Boulder City's housing stock ranges from 1930s worker cottages to newer family homes and condos.
The story behind the burb: Boulder City came to life in 1931 as a planned "model city" for workers building nearby Hoover Dam. Early homes ranged from approximately 900-square-foot workers' cottages to more spacious supervisors' residences. There's newer housing stock too, but not tons of it. At 200 square miles, Boulder City is geographically the largest city in Nevada, but much of that land remains undeveloped thanks to the town's slow-growth initiatives. These policies, and Boulder City's desirability, mean that homes tend to cost 15 to 30 percent more than in nearby Henderson. But most residents feel the difference is worth it.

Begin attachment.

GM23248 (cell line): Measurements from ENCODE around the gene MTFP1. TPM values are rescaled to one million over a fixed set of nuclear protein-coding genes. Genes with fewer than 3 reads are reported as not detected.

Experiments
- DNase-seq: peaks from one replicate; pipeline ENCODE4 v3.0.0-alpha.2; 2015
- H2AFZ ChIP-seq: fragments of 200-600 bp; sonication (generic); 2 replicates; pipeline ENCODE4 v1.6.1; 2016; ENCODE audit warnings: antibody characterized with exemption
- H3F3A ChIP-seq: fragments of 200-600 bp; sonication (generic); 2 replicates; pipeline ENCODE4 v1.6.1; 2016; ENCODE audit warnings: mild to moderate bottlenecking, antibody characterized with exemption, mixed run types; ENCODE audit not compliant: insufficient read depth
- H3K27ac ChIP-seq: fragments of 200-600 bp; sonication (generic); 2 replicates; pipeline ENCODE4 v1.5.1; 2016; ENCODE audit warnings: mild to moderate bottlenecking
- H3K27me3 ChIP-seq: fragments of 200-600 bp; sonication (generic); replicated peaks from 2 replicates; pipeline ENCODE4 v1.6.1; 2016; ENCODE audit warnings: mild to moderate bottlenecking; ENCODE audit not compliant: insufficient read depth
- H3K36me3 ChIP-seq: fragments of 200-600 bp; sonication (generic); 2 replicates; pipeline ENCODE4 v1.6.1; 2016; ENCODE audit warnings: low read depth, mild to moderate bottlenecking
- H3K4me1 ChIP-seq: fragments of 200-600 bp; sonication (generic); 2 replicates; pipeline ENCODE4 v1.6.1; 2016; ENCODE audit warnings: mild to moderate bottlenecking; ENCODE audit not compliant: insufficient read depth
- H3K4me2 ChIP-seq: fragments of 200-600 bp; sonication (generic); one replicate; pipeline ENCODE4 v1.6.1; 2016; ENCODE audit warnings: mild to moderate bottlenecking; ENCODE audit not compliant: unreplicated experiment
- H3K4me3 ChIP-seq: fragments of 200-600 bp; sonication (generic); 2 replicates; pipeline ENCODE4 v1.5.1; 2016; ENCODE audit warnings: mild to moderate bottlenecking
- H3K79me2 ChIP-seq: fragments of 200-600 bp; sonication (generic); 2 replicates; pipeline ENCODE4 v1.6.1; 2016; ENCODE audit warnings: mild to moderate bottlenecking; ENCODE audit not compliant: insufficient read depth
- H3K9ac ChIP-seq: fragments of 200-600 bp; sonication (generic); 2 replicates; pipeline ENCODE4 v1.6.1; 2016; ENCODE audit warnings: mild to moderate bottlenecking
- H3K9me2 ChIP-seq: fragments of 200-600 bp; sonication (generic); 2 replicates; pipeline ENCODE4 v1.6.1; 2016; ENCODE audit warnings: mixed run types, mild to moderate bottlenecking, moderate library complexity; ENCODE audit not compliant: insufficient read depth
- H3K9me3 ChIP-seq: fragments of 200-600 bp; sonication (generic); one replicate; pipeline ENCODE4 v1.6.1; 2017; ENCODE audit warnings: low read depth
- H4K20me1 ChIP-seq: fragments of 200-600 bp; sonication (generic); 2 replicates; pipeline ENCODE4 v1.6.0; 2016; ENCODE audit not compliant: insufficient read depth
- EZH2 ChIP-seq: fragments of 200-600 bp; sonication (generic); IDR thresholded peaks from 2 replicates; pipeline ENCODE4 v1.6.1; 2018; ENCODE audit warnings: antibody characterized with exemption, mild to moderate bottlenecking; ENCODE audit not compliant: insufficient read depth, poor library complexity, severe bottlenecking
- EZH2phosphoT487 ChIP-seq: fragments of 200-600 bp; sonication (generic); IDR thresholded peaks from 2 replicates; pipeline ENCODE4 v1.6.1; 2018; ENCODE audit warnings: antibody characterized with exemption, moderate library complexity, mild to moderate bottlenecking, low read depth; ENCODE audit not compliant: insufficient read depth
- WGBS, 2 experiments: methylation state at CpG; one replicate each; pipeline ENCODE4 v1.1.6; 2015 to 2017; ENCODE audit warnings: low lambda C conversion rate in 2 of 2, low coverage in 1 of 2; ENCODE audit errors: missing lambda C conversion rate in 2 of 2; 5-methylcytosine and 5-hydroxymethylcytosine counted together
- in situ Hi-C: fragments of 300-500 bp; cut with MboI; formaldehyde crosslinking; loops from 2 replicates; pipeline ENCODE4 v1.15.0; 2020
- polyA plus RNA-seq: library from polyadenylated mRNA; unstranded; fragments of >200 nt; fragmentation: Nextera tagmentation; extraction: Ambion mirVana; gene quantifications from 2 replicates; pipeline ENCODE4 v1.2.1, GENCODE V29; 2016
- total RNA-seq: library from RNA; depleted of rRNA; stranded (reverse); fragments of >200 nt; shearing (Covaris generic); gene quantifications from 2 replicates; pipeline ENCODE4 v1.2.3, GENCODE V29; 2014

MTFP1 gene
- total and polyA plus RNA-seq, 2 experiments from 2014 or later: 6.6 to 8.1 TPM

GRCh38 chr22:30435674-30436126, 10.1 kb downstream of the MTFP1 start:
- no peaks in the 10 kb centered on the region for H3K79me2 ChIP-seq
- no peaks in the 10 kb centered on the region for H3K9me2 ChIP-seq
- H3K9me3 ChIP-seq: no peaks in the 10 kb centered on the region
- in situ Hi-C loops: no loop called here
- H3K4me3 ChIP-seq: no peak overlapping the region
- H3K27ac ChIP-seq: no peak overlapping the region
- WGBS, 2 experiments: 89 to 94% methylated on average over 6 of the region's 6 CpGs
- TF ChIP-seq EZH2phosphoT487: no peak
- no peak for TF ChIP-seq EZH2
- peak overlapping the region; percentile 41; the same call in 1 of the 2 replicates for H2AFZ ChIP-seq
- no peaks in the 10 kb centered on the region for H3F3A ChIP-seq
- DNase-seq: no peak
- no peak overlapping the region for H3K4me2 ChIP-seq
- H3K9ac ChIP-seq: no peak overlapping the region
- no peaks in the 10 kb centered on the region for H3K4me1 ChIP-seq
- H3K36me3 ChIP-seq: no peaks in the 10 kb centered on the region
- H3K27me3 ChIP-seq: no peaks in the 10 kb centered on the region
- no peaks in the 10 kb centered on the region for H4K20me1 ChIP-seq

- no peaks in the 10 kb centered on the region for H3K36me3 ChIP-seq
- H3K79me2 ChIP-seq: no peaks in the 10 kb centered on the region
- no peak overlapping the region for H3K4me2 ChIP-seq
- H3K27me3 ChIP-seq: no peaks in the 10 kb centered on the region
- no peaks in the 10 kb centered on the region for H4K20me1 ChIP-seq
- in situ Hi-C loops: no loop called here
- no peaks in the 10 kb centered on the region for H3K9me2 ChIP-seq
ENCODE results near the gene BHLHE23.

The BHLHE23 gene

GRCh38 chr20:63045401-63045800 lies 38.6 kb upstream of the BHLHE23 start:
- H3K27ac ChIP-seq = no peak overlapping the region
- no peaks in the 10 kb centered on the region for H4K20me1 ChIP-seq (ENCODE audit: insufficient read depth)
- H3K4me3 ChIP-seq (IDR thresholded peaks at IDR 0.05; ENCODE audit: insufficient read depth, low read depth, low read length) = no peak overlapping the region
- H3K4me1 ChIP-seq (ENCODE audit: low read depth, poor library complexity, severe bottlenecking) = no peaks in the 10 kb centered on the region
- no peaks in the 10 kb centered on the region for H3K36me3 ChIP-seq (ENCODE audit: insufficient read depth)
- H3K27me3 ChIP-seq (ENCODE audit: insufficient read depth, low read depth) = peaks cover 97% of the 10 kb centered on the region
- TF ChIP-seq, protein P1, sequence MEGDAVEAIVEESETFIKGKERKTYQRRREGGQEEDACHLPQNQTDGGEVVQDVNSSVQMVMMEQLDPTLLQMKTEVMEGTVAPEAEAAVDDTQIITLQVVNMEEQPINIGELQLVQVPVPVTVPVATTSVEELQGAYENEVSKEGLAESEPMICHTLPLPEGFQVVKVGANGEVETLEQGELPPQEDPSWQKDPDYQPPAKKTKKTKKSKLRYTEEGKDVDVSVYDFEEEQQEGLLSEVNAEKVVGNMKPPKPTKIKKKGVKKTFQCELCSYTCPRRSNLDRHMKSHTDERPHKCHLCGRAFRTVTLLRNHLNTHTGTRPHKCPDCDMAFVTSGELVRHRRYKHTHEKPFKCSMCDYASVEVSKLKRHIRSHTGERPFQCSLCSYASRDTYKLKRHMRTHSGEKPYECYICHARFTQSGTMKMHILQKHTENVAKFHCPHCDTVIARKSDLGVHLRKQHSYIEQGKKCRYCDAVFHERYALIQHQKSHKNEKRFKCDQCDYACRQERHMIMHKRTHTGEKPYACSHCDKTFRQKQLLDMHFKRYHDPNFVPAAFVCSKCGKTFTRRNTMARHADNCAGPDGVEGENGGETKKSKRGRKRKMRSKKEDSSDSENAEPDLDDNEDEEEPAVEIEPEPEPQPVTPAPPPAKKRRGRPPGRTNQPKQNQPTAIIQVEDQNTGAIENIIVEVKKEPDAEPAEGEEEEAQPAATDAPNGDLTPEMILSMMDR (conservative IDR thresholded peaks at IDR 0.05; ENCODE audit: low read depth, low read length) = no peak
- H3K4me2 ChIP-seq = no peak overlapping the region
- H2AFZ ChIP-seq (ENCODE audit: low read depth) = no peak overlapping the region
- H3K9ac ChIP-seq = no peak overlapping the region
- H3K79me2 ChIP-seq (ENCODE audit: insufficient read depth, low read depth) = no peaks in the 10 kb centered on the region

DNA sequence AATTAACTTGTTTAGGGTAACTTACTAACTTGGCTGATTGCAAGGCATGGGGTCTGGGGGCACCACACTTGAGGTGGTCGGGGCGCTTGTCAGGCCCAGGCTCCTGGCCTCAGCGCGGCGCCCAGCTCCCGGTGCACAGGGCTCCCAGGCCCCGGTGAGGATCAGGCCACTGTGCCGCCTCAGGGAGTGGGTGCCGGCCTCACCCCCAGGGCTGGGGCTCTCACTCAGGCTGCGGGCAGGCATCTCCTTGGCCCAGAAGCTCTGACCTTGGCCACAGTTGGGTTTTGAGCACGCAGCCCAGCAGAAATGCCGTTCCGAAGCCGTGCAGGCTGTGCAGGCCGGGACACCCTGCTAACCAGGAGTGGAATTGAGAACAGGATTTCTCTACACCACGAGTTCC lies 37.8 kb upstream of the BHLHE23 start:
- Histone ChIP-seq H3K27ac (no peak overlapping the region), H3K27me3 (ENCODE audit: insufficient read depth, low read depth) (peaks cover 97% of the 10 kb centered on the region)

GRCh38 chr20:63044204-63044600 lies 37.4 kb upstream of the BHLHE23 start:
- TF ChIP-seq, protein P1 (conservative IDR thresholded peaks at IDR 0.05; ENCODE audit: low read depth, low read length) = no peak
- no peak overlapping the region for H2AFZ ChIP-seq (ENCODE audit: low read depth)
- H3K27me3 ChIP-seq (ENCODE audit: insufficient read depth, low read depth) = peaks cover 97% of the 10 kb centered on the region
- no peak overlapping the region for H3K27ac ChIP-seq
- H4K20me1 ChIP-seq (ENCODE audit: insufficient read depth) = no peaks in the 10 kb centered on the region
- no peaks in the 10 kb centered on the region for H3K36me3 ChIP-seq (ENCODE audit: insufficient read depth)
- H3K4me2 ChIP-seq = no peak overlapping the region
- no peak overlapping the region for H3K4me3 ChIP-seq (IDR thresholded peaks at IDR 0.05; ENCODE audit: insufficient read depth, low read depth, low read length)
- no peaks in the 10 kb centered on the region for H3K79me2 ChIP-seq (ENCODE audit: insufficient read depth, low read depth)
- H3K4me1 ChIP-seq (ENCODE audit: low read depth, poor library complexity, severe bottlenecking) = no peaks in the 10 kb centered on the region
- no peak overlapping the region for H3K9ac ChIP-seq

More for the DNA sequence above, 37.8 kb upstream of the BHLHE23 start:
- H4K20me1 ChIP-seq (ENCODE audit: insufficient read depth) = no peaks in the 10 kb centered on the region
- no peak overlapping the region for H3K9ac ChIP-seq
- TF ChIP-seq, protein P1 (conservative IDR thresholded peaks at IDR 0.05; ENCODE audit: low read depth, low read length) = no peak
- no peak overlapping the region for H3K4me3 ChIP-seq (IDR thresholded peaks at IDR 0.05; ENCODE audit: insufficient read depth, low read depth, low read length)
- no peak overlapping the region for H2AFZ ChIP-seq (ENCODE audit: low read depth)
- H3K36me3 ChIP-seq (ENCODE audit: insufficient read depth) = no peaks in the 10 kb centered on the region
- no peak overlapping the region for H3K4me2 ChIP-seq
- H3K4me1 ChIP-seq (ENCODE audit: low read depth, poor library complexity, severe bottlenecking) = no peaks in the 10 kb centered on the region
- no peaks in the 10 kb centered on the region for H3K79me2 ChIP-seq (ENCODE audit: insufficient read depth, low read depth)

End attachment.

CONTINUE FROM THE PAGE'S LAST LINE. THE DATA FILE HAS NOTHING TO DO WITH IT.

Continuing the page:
Want in? You can get a 1,000-square-foot condo for less than $200K. Single-family homes range from $300K to $700K depending on size and age, with a four-bedroom, two-bath '70s home going for around $400K. www.bcnv.org
Other exurbs we love
• Canby, OR, has preserved its farmy feel despite a steady flow of families bailing on Portland for a quieter life. www.ci.canby.or.us
• Erie, CO, is attracting hordes of mountain-loving young professionals unruffled by a 25-minute commute to Denver. www.erieco.gov
• Lehi City, UT, is drawing folks with its technological growth and inexpensive new homes. www.lehicity.com
• Queen Creek, AZ, has a master plan calling for 20 percent open space and miles of multiuse trails. www.queencreek.org